Tell me lies, tell me sweet little lies

HONOLULU (KHON2) — The Hawaii Department of Health has launched its “Sweet Lies” campaign targeting soft drink manufacturers who say they lie on their labels.

The public service announcement campaign aims to expose the marketing of sweetened fruit drinks targeting kiki.

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Often, these posters will display marketing such as pictures of the fruit and words like Natural juice, 100% Vitamin C. It’s all meant to muddy up the sugar content and make parents think the drinks are healthy.

According to the Department of Health, these drinks, which are sweetened fruit drinks, often contain as much if not more sugar than a typical soda. This leads to tooth decay and early weight gain and contributes to chronic diseases, including diabetes.

The Department of Health said, “Beverages can make up a significant portion of a child’s caloric and nutritional intake. The drinks parents and caregivers choose for their children can have a lasting impact. According to the Hawaii Young Children’s Health Survey, more than 75 percent of kiki are consumed by In Hawaii, one or more sweetened fruit drinks, sports drinks, energy drinks, or tea drinks per day.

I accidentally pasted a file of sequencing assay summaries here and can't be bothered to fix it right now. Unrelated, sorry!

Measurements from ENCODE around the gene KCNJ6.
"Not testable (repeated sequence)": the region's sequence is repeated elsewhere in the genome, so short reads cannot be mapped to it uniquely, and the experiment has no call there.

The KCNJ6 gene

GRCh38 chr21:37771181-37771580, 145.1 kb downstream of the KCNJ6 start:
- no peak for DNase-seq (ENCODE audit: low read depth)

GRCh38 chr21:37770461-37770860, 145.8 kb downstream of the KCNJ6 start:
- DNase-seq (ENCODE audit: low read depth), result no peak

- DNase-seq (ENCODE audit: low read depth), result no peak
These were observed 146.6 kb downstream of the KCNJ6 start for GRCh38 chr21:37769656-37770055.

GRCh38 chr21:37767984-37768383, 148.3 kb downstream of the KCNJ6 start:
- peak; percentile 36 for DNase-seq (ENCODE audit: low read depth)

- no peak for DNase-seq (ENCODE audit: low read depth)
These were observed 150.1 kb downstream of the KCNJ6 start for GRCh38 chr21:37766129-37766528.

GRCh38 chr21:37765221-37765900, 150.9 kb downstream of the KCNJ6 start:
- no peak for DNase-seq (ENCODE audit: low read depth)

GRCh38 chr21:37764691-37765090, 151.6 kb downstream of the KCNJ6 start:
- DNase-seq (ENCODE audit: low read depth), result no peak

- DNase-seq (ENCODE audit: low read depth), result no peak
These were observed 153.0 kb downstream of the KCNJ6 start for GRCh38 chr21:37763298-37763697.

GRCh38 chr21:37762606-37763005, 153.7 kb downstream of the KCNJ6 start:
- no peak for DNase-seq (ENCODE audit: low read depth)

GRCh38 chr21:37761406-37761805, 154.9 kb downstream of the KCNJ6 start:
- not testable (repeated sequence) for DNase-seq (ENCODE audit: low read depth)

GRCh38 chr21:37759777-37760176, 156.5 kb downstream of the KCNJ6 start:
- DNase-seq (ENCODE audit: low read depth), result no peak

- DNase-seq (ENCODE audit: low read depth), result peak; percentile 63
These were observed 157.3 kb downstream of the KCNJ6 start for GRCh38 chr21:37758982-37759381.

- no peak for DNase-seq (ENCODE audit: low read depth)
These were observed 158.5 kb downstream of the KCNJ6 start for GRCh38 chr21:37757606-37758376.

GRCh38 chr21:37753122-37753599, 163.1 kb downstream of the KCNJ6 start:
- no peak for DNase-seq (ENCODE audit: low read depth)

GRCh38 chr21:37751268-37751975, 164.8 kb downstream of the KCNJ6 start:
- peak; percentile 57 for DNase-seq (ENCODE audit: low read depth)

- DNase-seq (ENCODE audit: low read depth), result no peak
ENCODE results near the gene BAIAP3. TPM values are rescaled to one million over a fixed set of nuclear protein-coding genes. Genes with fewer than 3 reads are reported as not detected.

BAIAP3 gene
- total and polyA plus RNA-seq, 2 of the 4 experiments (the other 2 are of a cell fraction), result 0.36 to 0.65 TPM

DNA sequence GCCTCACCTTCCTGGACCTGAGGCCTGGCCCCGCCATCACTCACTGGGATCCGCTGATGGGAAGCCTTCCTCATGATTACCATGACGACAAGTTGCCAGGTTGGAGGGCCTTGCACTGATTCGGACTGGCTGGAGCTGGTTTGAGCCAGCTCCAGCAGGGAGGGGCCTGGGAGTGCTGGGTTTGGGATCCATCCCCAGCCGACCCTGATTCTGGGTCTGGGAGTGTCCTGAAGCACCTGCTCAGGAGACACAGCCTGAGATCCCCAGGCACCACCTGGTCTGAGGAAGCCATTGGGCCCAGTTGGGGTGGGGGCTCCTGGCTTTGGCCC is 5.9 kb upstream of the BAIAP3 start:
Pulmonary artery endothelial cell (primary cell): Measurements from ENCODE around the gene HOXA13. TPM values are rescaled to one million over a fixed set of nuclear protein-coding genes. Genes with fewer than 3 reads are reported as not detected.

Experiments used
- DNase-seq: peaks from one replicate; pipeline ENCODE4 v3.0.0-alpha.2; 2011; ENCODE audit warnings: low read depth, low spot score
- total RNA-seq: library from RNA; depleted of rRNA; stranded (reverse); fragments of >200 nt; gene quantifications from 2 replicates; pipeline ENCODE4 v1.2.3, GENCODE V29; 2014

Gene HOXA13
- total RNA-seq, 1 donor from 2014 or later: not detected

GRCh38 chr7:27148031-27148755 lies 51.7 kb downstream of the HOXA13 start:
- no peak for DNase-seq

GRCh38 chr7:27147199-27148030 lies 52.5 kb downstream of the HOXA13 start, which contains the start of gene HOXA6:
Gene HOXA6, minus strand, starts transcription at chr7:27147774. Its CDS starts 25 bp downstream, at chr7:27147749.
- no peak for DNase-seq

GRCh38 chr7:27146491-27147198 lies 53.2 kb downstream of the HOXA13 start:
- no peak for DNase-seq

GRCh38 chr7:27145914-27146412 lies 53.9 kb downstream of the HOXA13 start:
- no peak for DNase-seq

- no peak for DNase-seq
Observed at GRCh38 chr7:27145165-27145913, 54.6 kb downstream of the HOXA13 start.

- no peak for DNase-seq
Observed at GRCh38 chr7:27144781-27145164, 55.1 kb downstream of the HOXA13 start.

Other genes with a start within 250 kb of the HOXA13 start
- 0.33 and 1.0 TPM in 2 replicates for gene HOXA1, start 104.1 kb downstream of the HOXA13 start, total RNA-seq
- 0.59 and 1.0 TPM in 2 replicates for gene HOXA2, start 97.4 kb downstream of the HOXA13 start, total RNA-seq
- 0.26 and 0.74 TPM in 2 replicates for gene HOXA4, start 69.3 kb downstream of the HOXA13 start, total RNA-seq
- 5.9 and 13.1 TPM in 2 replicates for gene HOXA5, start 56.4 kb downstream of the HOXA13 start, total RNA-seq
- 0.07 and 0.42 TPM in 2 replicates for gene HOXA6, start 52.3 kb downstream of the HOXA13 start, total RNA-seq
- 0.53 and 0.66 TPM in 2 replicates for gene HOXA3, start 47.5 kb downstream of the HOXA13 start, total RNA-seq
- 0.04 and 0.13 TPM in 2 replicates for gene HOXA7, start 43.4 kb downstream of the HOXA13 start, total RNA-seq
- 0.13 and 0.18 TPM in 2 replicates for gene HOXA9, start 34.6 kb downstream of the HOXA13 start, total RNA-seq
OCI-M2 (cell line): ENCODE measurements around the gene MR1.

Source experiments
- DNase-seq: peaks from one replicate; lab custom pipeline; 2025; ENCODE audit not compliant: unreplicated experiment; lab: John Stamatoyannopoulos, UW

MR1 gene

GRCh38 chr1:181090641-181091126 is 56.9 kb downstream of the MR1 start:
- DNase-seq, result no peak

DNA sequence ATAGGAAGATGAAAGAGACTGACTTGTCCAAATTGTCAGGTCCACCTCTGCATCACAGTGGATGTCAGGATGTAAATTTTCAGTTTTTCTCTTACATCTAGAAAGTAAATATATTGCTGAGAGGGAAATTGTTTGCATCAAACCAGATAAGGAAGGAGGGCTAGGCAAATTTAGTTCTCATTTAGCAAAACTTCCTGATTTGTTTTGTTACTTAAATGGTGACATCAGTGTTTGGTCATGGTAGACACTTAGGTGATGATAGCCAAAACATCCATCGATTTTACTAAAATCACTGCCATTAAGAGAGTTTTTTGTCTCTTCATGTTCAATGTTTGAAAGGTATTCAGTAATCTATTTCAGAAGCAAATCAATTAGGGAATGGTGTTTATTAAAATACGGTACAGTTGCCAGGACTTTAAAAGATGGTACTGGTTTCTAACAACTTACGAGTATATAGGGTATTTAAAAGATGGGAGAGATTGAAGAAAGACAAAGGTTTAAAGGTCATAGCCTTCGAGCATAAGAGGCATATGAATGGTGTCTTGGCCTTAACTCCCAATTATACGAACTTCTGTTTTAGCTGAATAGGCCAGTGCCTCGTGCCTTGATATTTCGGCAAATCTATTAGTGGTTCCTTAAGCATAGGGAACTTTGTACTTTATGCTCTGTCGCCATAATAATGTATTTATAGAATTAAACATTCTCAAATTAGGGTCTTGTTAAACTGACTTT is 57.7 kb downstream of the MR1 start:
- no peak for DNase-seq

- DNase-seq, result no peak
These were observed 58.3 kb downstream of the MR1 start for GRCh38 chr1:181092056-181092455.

The Department of Health used insights and feedback from focus groups made up of parents and grandparents responsible for raising Hawaiian kiki. They found that most caretakers did not know that sweetened fruit juice drinks were as full of sugar as soda.

“It was evident during our focus groups that parents and grandparents are trying to make healthy decisions about kiki,” said Lola Irvine, MD, director of the health department for the Division of Chronic Disease Prevention and Health Promotion.

“However, images of fruit on packages and products labeled ‘natural’ and ‘100% vitamin C’ deceive families into thinking sweetened fruit drinks are healthy; when in fact they are full of sugar,” Irvin explained.

National and local health experts claim that Kiki should not be drinking any soda or sweetened fruit drink; They mention that water and unflavored milk are the two best choices for a healthy cake.

In Hawaii, the Department of Health found that 13.5 percent to 43.5 percent of children in Kauai, Nakauli, Waimanalo, Wiloko, Molokai and Hilo are overweight or obese.

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This campaign hopes to highlight what they call deceptive marketing tactics used by the beverage industry.